Grace's Guide is the leading source of historical information on industry and manufacturing in Britain. This web publication contains 138,146 pages of information and 223,038 images on early companies, their products and the people who designed and built them.
c1886 A small soap factory at the junction of Hogarth Lane and Burlington Gardens, London, was established.
1900 By this time the brothers Charles and Dan Mason were running the business under the name Chiswick Soap Company. They had introduced "Red Poppy" and "Primrose" soft soaps as well as "Forget-me-not" furniture polish and "Buttercup" metal polish.
1901 A serious fire interrupted the business, but work continued.
1905 Seeking to make use of the many 5-inch circular pieces of tin-plate which were the by-product of their other activities, the brothers turned to creating smaller tins in which they could sell a polish for use on boots and shoes, which would not rub off on to clothing in the way that the existing 'blackings' did. A chemist was engaged to produce a suitable formulation.
1906 Launch of Cherry Blossom Boot Polish
1908 Participation in the Franco-British Exhibition at the White City. Above the Company's stand there was a large electric clock which served as a focal meeting point allowing visitors to 'meet under the Cherry Blossom clock'.
1910 Participation in the Japan-British Exhibition in July at White City.
1911 The whole of the long-running Exhibition at the Crystal Palace was hired by the company for a full day and the gates thrown open to free admission upon presentation of a lid from a Cherry Blossom tin. The company built a replica of the Big Ben clock tower which again encouraged people to 'meet under the clock'. The event was a major marketing coup and, with attendance of more than 200,000 visitors, produced traffic chaos which London had not witnessed to that date.
1912 Launch of Mansion Polish
1913 Formation of Chiswick Polish Co jointly owned by the Mason family and Reckitt and Sons. The businesses of William Berry and Master Boot Polish Co (both acquired by Reckitt and Sons in 1912) were integrated into Chiswick and all metal polish operations transferred to Reckitt's in Hull.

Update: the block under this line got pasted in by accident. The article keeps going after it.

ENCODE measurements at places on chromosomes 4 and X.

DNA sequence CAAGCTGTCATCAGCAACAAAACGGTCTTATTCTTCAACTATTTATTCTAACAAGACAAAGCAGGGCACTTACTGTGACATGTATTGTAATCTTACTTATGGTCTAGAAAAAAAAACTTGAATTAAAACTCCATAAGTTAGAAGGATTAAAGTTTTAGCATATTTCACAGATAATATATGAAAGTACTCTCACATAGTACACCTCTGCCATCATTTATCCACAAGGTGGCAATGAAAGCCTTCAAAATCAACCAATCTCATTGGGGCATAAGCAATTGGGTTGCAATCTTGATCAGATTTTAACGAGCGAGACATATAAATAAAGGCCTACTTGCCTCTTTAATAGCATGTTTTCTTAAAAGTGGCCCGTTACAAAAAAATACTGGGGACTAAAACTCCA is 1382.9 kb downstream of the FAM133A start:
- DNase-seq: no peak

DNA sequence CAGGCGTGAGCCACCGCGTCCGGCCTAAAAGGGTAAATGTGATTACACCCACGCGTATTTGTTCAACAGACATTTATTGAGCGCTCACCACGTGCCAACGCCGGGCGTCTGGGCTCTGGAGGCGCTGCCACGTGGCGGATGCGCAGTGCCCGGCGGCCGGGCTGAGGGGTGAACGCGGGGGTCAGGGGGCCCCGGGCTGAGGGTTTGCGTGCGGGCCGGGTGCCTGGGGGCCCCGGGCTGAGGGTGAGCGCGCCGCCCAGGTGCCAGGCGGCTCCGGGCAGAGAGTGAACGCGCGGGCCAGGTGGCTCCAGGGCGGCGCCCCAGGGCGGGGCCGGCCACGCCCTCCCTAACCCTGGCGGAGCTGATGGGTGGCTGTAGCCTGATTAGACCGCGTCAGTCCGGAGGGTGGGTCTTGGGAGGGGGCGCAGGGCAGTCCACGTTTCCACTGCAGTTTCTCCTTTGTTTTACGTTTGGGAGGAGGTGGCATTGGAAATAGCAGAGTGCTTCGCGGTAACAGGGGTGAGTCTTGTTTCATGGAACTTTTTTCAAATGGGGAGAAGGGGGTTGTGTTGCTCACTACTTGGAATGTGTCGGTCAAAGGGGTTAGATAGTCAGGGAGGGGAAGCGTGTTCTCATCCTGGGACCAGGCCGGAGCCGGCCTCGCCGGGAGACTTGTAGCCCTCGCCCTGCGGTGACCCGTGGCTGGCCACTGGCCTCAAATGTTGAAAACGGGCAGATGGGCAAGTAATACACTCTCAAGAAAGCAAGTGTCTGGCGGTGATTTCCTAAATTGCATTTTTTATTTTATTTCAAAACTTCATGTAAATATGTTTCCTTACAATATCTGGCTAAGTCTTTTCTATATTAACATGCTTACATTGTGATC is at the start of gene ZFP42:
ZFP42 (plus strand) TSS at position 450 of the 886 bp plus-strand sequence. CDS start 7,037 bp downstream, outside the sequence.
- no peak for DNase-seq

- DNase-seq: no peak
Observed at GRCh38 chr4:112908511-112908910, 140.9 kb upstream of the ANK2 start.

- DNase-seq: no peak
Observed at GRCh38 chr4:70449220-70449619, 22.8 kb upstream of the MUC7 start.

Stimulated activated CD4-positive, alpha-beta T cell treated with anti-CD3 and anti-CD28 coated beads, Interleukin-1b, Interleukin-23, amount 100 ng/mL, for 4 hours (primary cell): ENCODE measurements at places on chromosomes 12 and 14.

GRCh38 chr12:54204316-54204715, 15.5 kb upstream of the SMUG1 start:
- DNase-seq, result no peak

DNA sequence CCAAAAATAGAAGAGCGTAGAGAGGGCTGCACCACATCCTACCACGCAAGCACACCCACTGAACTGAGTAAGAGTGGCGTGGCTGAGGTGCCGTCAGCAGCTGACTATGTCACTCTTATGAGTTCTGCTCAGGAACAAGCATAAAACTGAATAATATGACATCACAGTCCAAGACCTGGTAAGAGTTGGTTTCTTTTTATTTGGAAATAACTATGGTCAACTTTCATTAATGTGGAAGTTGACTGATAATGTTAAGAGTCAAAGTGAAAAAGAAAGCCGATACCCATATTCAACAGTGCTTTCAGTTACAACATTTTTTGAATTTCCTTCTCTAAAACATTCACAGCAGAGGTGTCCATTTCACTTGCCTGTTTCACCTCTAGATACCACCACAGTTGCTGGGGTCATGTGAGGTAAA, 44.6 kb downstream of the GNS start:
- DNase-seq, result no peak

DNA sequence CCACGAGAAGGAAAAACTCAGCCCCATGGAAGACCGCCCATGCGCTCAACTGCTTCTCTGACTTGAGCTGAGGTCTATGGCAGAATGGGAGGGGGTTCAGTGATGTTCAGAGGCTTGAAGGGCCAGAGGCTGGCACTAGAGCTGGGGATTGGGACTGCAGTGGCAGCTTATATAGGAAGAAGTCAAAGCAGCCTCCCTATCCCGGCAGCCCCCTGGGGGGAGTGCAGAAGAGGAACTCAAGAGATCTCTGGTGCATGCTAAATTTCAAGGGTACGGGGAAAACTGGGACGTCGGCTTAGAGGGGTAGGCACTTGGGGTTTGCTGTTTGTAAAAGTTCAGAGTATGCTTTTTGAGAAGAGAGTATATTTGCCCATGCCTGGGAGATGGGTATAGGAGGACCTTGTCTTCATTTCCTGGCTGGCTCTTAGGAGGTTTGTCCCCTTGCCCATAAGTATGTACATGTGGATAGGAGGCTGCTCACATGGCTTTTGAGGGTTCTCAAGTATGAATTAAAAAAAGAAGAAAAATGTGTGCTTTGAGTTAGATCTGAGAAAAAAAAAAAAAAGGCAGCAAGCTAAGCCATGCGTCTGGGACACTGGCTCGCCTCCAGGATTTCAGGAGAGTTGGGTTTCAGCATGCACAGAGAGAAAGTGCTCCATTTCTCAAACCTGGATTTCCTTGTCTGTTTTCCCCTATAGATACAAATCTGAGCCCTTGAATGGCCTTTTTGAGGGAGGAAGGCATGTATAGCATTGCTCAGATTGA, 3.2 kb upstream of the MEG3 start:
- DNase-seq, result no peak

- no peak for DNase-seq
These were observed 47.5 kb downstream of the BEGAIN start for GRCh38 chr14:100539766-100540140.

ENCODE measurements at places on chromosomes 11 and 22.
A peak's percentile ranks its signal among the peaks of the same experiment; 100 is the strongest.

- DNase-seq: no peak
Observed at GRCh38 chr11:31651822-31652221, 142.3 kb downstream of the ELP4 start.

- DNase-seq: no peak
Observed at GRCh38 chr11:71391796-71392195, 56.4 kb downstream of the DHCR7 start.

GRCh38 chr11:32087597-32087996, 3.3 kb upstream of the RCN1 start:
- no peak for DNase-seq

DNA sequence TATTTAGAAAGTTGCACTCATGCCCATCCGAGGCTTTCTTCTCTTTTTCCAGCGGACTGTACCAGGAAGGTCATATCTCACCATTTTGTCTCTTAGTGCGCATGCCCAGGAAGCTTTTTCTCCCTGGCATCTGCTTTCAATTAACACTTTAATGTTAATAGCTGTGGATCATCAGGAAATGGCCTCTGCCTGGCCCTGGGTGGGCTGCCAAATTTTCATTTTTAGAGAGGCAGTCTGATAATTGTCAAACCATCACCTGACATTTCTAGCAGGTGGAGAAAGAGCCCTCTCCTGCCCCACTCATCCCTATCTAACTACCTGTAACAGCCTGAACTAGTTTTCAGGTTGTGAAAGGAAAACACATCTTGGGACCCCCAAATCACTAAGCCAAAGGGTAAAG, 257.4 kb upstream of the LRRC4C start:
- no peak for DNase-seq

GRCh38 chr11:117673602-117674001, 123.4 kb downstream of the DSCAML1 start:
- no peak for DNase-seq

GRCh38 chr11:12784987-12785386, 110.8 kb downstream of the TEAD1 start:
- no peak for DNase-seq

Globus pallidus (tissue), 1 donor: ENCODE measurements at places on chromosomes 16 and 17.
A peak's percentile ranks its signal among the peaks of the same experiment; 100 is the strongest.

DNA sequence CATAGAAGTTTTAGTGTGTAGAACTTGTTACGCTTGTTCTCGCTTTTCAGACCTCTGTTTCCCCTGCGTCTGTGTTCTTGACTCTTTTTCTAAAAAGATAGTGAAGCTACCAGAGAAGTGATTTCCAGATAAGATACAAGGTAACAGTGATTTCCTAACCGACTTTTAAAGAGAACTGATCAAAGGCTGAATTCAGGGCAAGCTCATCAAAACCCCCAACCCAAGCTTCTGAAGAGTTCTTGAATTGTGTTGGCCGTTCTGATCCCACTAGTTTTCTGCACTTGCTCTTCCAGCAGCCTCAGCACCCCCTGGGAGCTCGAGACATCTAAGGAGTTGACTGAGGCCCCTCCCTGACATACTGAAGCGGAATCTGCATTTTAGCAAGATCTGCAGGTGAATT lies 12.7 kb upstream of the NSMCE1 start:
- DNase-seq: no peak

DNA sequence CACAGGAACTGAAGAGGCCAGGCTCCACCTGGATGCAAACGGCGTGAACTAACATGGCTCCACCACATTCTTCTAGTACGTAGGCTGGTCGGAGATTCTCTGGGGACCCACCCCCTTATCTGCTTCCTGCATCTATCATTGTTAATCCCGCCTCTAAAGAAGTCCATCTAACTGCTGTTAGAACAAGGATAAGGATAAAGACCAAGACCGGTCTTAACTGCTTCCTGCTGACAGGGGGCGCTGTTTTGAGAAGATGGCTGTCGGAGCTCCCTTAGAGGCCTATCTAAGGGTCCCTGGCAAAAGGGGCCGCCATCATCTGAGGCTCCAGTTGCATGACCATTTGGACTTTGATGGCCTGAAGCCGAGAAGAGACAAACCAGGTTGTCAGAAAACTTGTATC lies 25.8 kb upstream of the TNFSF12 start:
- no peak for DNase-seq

1916 First liaison between Chiswick Polish Co and Nugget Polish Co when a joint pooling arrangement is discussed.
1918 Five-day working week introduced on Chiswick site.
1919 Pooling agreement between Chiswick Polish Co and Nugget Polish Co put into practice.
1923 Pension Scheme introduced.
1924 First 'fish-plate' metal opener introduced on Cherry Blossom lids.
1929 Name change to Chiswick Products Ltd upon amalgamation with Nugget Polish Company Ltd.
1930 First occupancy of 50 semi-detached houses in Staveley Gardens (adjacent to the firm's Printing Works), provided for the workforce.
1934 Cardinal Polish introduced: "Cardinal " trade name having been relinquished by Reckitt's.
1938 Acquired William Wren's polish business, bringing with it Lavendo furniture polish; a white cleaner called Puwhite and Wren's Super Wax Shoe Polish.
1954 Chiswick Products Ltd merged into Reckitt and Colman Holdings Ltd.
1960 Acquisition of Kay Brothers of Stockport, makers of Zip firelighters.
1962 New Laboratory opened.
1966 Major rebuilding operation adds new manufacturing, office, storage, computer and canteen facilities.
1970 Transfer of Group's Head Office from Hull to Chiswick.
1972 Manufacturing transfers from Chiswick to Hull.
1985 New HQ building opened in September.
1998 Head Office transferred from Chiswick to Windsor and, subsequently, Slough.